Dotmesh gives the capability to capture the stateful parts of your application during development and testing, said CEO and founder Luke Marsden in this episode of The New Stack Makers podcast. By saving the state, Dotmesh is positioning itself as a platform to do more tests earlier and decreasing the number of bugs in production.
A developer will use version control for code, Marsden said. The same idea can be applied to capture data and development states across multiple microservices. The model can be applied in different use cases such as detecting security vulnerabilities by monitoring the state of behavior across multiple data stores on different microservices. The idea is to enhance developer collaboration, continuous integration and better documentation through snapshots of development states earlier in the process.
Marsden is one of a leading group of technologists who are building the fundamental platforms for developers to more easily develop, deploy and manage microservices. He’s part of a scene in London that is rich in talent, where people work in communities that will often overlap, join and then separate.
Five years ago Marsden was part of the early Docker and container community, building and thinking about how container technologies were used with data volumes. Flocker was the open source container storage environment that Marsden led and which became the foundation for ClusterHQ, one of the early container storage businesses. He then went to work with Weaveworks, which is now focusing on the opportunity to think about continuous delivery through GitOps, which was described to us in another Makers podcast by Weaveworks CEO Alexis Richardson as an iteration of DevOps as applied to cloud-native and in particular Kubernetes.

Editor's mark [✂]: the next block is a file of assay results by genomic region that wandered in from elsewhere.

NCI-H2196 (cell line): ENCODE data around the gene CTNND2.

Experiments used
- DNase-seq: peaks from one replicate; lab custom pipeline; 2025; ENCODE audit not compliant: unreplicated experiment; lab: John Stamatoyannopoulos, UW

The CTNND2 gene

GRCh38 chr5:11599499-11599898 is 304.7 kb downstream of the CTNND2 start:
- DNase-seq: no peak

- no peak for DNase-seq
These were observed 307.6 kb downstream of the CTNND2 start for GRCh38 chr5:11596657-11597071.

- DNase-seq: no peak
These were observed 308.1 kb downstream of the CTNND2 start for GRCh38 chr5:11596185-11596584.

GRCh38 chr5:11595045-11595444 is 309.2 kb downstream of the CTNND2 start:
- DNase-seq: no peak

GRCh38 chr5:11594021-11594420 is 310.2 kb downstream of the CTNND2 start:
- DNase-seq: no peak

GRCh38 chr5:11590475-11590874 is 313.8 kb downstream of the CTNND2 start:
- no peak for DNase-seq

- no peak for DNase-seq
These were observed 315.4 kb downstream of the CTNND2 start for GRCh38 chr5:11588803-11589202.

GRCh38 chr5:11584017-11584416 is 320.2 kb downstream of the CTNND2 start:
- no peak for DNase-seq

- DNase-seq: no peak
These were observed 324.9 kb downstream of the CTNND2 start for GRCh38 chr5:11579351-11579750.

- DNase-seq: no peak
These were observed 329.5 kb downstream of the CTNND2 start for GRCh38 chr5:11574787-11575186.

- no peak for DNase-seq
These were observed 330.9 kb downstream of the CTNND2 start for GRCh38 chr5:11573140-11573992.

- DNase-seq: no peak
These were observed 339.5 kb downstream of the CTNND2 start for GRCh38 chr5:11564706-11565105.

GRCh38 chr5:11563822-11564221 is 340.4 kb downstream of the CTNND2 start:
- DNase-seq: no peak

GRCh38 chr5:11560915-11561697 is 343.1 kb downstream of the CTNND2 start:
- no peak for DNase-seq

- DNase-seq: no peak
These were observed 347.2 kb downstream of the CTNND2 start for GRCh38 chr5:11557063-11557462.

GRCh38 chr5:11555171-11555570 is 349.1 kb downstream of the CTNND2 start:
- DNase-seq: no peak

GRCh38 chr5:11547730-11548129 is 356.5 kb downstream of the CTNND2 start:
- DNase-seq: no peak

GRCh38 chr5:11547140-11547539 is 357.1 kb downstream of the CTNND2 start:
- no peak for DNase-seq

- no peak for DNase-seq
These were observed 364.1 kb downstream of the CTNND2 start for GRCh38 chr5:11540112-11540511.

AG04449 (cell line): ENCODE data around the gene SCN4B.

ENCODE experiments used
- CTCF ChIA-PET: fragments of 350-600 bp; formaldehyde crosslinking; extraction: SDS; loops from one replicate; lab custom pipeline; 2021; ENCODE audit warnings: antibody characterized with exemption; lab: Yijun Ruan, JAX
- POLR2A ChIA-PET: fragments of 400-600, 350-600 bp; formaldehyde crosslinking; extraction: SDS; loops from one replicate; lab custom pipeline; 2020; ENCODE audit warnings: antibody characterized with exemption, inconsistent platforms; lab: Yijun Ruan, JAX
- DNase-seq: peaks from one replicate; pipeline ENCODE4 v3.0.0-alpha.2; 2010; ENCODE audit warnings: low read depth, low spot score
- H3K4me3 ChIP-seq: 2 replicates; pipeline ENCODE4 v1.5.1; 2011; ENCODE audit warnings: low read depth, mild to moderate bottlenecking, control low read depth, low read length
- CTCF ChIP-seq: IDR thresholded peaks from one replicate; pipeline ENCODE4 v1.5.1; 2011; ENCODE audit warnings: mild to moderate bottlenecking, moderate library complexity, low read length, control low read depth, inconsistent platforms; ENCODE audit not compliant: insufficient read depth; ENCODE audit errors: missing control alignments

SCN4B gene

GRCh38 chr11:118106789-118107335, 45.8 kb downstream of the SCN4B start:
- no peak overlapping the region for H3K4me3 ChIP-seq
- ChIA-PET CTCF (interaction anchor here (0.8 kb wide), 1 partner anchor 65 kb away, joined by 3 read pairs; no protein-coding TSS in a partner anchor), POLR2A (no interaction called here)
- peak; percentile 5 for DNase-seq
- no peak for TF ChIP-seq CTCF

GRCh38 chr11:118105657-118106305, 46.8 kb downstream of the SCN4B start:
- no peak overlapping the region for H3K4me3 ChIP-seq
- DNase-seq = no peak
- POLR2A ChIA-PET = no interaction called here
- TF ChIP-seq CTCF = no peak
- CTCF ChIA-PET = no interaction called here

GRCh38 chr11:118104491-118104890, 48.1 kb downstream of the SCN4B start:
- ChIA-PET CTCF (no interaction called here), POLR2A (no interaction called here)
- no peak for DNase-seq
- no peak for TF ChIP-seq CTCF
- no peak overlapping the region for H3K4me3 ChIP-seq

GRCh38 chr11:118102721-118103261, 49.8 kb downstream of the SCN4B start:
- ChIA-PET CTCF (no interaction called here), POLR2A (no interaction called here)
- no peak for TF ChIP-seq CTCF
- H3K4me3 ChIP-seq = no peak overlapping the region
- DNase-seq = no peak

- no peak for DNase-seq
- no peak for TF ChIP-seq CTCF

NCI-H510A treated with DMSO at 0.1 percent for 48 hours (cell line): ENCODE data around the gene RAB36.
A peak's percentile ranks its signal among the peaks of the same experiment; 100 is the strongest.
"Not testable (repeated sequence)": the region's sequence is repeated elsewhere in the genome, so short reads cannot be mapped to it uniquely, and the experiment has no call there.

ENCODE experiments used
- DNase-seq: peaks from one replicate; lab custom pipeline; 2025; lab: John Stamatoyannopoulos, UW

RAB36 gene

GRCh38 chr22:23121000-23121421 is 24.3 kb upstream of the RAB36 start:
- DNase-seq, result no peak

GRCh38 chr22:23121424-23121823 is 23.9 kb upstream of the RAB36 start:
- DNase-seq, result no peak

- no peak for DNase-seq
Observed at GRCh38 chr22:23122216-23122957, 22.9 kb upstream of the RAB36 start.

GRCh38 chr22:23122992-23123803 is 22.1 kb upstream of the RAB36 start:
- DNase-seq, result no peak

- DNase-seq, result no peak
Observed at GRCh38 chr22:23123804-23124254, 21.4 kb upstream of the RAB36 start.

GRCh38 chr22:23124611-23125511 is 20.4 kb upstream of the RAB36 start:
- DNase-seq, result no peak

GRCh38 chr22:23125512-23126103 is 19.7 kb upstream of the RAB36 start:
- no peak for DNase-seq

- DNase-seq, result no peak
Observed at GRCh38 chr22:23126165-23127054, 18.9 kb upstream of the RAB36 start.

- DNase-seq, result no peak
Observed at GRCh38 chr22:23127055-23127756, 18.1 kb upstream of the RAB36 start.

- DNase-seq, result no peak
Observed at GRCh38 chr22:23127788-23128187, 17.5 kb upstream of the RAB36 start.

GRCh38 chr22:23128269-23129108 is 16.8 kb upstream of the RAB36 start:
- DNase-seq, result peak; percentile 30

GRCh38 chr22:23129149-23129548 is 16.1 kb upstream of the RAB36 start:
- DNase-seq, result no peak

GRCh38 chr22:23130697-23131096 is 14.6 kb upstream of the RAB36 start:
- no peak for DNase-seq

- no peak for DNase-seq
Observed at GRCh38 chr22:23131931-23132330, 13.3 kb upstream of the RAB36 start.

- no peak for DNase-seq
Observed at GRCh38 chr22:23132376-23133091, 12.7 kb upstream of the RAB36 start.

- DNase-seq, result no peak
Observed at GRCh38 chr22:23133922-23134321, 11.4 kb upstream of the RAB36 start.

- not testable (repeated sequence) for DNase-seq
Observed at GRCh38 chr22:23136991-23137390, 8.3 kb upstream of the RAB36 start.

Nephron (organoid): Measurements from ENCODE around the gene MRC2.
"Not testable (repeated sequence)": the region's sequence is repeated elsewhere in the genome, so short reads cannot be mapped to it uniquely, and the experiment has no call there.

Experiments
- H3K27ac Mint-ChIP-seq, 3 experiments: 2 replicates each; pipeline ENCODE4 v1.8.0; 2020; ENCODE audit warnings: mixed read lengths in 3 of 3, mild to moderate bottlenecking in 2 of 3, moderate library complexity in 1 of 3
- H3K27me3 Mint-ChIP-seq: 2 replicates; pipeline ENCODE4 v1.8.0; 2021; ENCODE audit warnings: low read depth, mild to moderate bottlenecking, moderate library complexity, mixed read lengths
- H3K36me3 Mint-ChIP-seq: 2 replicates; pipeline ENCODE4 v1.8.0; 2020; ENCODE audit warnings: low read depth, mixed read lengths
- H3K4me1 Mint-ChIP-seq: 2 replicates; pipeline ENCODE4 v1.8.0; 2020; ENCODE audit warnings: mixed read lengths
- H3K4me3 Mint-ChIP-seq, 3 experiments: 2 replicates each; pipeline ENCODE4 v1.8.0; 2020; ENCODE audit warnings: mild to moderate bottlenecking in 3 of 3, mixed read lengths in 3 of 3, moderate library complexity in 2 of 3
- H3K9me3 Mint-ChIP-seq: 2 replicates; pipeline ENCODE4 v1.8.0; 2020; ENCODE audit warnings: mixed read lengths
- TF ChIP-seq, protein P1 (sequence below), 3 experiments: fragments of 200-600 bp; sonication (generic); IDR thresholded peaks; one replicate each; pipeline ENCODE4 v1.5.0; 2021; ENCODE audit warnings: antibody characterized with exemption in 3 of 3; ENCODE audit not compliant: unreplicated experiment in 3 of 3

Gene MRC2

Dotmesh uses a model for capturing state that has a likeness in concept to the projects at Weaveworks. Dotmesh employs what it calls a mesh with a hub in the middle.
The data mesh has a data hub in its center that allows for collaboration by capturing state across multiple microservices. Developers can store these states in the data hub. These states are called“data dots,” stored versions of captured state.
Marsden’s views are well-captured in the demo he provides us and his descriptions about developers who he says are essentially always looking for clues. They are trying to figure out how the system got to the state it is in. Data dots, those state captures, are what Marsden sees as the clues. The goal is simply to get the clues faster to resolve problems at a faster pace and more consistently, thereby achieving what developers want. And that’s velocity with control.
In This Edition:
3:37: A quick recap of the Dotmesh introductory demo video.
14:28: Kubernetes immutable infrastructure design and how it was not originally developed for state.
20:04: When would one put this state on a shelf?
27:18: What has been the challenge of doing this over the years that now makes it possible?
31:18: How storage and data can be more effectively used.
32:24: A demonstration of the Dotmesh hosted tutorial.